Tuesday, December 19, 2006

Growth of Mandarin?

Sent to the NY Times, Nov 30
As evidence that "Non-Asians Show a Growing Interest
in Chinese Courses," (Nov. 29) and that "China may
have achieved a victory in American classrooms," the
Times reports that the student body of a bilingual Mandarin-English school in San Francisco is now 49 percent Asian-American, compared to 57 percent five years ago. The school informed me that their total enrollment is about 400. This means that the increase is only about 30 children.
Other cases reported by the Times also show only
modest increases and levels of interest in Mandarin. A
Mandarin heritage language school in New Jersey has
about 25 more non Asian-American children than they
did three years ago. Chicago?s enrollment in Mandarin
has increased from 250 to 6000 since 1999, but only
1.5% of Chicago public school students are now
studying Mandarin.
Declarations of "a victory in American classrooms"
should be based on stronger evidence.
Stephen Krashen

Krashen on rap

Sent to the News & Observer, Raleigh, NC
Vocabulary improvement: Libraries, not rap.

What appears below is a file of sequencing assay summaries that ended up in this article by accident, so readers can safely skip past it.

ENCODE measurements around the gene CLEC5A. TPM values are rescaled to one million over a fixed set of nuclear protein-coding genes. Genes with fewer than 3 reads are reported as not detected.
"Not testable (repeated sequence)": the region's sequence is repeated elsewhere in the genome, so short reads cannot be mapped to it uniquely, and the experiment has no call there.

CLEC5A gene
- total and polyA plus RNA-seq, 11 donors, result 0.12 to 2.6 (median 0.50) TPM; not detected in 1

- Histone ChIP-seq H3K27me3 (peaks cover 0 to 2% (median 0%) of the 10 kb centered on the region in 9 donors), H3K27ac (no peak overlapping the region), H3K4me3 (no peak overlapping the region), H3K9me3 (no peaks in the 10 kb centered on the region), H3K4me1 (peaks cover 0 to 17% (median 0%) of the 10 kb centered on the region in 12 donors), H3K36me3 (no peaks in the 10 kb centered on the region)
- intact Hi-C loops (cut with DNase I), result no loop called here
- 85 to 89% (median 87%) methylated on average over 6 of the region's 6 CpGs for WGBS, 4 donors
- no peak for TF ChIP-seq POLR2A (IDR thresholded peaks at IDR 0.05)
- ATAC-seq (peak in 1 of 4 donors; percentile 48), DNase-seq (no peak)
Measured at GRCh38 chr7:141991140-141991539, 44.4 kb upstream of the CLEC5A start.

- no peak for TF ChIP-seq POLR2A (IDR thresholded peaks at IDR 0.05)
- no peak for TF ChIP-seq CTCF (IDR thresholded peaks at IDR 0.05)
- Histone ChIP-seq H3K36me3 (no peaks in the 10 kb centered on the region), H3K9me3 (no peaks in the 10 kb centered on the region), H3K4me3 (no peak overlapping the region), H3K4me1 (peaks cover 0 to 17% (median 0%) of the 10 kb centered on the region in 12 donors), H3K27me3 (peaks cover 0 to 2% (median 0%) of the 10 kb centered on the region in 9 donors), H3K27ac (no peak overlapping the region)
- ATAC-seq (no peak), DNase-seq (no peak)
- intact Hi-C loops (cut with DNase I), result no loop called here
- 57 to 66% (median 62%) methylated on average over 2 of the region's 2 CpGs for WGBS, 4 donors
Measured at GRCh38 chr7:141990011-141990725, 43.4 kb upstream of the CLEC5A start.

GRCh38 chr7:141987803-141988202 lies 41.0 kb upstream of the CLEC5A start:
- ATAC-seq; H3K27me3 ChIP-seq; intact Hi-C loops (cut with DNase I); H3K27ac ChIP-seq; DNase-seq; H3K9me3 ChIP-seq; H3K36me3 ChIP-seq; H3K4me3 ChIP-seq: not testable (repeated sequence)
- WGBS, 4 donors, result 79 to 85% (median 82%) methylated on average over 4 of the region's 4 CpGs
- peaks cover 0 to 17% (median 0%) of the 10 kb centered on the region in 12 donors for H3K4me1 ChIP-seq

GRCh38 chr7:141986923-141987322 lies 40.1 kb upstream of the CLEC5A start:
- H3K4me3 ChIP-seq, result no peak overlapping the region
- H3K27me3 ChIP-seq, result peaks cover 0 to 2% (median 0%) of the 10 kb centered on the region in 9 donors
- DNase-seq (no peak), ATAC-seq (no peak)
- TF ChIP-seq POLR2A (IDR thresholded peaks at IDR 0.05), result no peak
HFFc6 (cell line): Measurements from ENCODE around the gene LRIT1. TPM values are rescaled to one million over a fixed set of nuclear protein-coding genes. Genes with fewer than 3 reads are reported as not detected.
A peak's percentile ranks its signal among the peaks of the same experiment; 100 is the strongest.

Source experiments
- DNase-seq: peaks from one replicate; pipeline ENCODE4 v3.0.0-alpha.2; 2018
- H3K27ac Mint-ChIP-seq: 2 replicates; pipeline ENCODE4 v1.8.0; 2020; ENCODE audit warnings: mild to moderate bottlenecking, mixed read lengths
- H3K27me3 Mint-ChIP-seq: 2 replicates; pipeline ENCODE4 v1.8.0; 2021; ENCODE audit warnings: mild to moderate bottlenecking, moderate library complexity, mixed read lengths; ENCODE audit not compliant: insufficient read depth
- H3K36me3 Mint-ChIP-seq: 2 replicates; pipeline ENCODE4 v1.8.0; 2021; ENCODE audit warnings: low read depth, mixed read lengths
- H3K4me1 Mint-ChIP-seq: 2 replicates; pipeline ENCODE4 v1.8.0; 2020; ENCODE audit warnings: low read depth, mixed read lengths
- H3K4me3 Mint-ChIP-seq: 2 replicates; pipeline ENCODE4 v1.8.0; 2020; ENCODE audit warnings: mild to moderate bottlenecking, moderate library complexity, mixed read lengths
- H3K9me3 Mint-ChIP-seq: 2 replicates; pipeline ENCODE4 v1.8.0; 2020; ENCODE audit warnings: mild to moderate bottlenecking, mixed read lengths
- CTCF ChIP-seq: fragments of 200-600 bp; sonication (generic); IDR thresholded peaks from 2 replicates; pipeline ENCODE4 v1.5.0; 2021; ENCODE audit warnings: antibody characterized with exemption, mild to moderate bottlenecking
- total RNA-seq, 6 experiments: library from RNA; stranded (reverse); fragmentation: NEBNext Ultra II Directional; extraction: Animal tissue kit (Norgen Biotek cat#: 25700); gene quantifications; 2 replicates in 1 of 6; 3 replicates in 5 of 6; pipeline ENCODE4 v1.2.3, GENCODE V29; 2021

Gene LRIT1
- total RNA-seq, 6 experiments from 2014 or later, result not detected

Durham educators (Learning by rapping has a different
beat.? Dec 14) apparently think that the way to
increase vocabulary is through rap tracks artificially
and awkwardly stuffed with big words ("My girl's so
affable and amiable, she's always acting conciliatory
and agreeable. You know there's no hierarchy in our relationship").
These educators need to take a look at the research.
There is overwhelming evidence that vocabulary comes
from wide, self-selected reading. People with large vocabularies report that they developed their vocabulary through reading, not through special programs or gimmicks.
The first step in improving vocabulary is making sure
students have access to lots of interesting, quality
reading, have time to read, and a place to read. I
suggest Durham educators think about improving school
and public libraries before investing in an unproven
Stephen Krashen
Professor Emeritus
University of Southern California